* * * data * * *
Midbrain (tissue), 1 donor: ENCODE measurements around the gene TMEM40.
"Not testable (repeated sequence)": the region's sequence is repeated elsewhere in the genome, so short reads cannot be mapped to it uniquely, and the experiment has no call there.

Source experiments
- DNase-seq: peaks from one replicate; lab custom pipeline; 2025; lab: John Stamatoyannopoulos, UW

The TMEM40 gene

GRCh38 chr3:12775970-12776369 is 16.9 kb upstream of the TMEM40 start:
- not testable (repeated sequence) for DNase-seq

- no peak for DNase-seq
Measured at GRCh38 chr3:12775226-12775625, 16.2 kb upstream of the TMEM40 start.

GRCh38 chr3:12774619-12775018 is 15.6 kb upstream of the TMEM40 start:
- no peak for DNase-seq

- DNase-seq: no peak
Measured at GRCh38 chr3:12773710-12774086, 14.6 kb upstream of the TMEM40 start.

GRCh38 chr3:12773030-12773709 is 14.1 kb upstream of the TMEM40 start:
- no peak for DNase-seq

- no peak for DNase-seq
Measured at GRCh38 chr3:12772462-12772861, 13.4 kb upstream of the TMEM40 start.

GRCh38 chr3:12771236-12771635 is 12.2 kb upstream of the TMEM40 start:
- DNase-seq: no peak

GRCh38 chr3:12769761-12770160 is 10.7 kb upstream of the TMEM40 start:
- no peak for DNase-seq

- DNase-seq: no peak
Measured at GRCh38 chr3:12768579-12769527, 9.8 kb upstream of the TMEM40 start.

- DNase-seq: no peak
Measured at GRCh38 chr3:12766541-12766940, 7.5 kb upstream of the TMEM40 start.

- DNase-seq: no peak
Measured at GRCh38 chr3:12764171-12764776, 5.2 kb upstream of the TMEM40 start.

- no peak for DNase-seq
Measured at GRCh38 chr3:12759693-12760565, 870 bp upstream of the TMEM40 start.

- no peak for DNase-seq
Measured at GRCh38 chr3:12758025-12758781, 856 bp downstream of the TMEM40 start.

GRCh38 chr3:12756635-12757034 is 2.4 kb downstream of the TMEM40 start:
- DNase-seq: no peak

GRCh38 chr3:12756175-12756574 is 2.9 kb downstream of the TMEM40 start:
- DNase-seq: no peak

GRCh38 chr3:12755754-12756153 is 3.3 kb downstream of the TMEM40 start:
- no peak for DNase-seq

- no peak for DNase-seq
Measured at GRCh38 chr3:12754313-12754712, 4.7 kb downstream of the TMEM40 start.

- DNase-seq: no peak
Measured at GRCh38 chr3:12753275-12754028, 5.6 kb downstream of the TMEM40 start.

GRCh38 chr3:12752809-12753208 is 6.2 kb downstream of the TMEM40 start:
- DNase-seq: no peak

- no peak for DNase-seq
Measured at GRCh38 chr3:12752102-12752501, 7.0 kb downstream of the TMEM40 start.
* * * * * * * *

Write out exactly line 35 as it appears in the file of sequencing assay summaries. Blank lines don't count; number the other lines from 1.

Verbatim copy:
- DNase-seq: no peak